“Oh, beware, my lord, of jealousy!
It is the green-eyed monster which doth mock
The meat it feeds on.”
Shakespeare had it right, jealousy is not pretty.
There is still a romanticised concept about jealousy, that it is a sign of love. That the one who loves very fiercely and deeply is supposed to get possessive. That somehow being in love justifies the feeling of getting jealous over stupid things.
I never believed that talking about my past loves would be a good idea in a relationship. They were part of my life at one point, they taught me lessons, gave me memories, and it ended eventually one way or the other — someone’s heart got broken. Often both hearts did. But I always thought that the past belongs to the past. There is a good reason we parted, and my memories with them belong to me only.
I never believed I needed to earn someone’s attention by making them insecure about our relationship, making them desire me more by proving how much I am desired by others. I never thought that competition or creating a sense of it has a place in a healthy relationship.
My ex thought about both of them differently.
He was telling me a lot about his exes, about his heartbreaks, about the good and the bad too. He was also telling me a lot about the attention he got from other women, pointing out girls who had a crush on him or making me notice that someone was eyeing him on the street. I wouldn’t have noticed, I didn’t care and I didn’t mind. It was me who he chose to be with, his exes or random women eyeing him were no threat to me. I should have recognised this as a red flag, but I didn’t.
Also, he was exceptionally curious about my exes and he himself pointed it out if someone was ogling me while we were together. I didn’t notice that either, I had only eyes for him, and no one else. I learnt only later that it was all part of his abusive and narcissistic nature. He cared about other men for two reasons: #1 to prove he was better than them, and #2 to use it all against me later on.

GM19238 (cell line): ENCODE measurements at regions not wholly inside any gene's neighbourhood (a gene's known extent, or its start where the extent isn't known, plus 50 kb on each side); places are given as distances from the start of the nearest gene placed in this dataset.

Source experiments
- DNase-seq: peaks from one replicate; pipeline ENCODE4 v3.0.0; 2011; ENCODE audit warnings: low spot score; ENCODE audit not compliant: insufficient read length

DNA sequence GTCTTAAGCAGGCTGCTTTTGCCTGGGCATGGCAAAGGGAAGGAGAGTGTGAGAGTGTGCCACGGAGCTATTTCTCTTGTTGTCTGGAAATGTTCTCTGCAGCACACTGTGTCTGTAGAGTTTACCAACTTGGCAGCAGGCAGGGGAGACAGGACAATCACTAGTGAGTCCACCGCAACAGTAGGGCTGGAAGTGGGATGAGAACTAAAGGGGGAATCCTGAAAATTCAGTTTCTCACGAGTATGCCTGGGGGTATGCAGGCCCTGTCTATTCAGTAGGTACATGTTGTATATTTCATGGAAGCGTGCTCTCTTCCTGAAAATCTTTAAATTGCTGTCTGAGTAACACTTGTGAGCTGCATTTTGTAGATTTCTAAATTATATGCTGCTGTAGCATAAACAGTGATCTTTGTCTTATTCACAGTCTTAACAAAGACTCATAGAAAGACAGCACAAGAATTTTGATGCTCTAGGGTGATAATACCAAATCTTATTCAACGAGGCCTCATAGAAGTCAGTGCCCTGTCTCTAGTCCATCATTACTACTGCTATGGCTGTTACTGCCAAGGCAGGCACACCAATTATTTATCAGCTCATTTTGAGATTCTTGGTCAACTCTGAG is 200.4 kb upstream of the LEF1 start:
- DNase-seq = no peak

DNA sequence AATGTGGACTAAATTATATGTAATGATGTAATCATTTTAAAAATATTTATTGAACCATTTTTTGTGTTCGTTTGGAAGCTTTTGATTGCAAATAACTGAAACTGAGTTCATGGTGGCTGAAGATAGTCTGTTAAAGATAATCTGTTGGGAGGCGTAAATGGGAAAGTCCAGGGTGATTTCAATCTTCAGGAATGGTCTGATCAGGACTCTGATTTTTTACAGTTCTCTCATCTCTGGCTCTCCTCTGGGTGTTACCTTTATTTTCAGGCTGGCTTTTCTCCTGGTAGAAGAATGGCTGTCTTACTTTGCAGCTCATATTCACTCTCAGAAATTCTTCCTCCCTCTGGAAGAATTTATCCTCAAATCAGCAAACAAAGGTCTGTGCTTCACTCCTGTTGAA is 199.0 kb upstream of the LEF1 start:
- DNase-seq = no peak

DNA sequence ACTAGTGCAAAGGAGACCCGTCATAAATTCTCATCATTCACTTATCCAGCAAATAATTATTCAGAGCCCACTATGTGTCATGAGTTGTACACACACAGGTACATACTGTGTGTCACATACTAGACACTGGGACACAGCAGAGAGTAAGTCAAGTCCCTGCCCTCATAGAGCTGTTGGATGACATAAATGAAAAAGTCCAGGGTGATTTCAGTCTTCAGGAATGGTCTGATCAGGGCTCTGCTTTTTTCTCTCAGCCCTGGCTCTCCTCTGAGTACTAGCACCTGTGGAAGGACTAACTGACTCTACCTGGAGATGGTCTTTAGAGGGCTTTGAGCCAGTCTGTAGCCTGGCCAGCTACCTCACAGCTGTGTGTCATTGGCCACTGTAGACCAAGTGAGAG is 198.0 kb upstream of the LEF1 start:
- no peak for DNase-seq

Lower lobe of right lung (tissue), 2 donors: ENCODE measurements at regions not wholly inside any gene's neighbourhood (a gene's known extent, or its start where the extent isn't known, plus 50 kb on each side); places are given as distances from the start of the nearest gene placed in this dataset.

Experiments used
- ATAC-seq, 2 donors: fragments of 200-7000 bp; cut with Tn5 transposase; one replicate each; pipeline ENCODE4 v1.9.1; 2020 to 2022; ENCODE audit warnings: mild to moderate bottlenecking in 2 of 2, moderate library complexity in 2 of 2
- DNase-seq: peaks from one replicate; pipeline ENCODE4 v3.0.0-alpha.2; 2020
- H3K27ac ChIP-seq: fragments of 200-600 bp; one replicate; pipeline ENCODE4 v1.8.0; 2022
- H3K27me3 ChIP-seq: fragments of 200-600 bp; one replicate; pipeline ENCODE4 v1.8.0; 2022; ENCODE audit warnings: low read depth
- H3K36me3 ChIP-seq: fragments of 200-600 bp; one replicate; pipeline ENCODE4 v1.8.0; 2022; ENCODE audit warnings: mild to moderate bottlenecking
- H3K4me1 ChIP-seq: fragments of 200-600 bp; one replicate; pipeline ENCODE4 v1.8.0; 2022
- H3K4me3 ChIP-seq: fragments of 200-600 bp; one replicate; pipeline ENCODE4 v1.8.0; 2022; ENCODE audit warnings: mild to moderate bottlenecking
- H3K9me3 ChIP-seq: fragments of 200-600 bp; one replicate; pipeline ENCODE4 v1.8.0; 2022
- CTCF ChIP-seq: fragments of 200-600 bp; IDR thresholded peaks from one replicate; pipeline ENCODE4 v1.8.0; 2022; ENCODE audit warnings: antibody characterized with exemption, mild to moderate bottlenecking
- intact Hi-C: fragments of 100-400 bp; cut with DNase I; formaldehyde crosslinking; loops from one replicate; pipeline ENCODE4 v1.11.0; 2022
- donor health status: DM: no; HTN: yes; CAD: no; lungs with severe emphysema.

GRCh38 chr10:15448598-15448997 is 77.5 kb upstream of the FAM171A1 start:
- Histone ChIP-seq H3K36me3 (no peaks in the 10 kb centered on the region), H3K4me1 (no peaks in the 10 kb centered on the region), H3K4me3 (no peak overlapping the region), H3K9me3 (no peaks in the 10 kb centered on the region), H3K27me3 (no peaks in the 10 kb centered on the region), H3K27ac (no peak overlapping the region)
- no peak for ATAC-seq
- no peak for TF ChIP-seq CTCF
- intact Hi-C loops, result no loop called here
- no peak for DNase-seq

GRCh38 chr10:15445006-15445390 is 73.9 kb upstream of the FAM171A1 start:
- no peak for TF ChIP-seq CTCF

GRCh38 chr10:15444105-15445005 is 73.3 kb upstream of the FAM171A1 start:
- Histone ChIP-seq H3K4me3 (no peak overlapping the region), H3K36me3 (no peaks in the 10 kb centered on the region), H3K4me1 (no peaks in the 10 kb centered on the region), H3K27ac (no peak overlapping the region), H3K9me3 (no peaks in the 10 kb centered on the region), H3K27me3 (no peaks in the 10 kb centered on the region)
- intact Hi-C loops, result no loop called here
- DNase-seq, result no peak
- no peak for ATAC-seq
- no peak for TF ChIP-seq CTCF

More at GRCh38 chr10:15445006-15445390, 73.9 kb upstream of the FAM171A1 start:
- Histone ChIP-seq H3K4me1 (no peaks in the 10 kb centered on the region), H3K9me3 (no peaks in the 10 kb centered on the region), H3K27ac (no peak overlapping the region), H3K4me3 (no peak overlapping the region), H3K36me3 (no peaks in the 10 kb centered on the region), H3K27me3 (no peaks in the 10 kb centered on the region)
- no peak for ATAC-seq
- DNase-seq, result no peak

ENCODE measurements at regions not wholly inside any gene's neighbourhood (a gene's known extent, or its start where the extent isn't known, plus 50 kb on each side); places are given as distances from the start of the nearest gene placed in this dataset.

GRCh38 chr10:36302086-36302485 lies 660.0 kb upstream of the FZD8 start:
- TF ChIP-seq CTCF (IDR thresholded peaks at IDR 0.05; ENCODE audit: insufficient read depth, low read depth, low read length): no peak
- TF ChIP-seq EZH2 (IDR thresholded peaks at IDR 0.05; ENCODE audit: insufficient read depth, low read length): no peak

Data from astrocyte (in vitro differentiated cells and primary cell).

He pried out of me the number of my past lovers and he was stalking me on social media and also flipping through my papers at home to gather some evidence — I learnt about that only when it was too late. With all the information he got out of me, a number in the low range of single digits, which was still too many for him, and some splinters of my past put together from puzzle pieces found on my facebook and within my box of old photos, he started to torture me, and torture himself too.
When I confronted him about it, asking why he even cared about what happened 15+ years ago, he said he loved me too much and he couldn’t bear the thought of me leaving him.
It sounded romantic enough. But it had nothing to do with romance or love.
In reality, jealousy can be a major relationship problem. Marital therapists claim it to be a recurring theme for as much as third of their clients.
These clients claim that their jealousy is stemming from the love for their partner, but this couldn’t be further from the truth.
Jealousy can stem from several different sources, none of them related to love. The reason it is linked to love is merely correlational, as the real reason and romantic feelings are present at the same time.
The motivation for jealousy can be linked to several traits, some of them are more severe than the others, such as
- Low self-esteem
- Neuroticism, anxiety, emotional instability
- Insecurity and possessiveness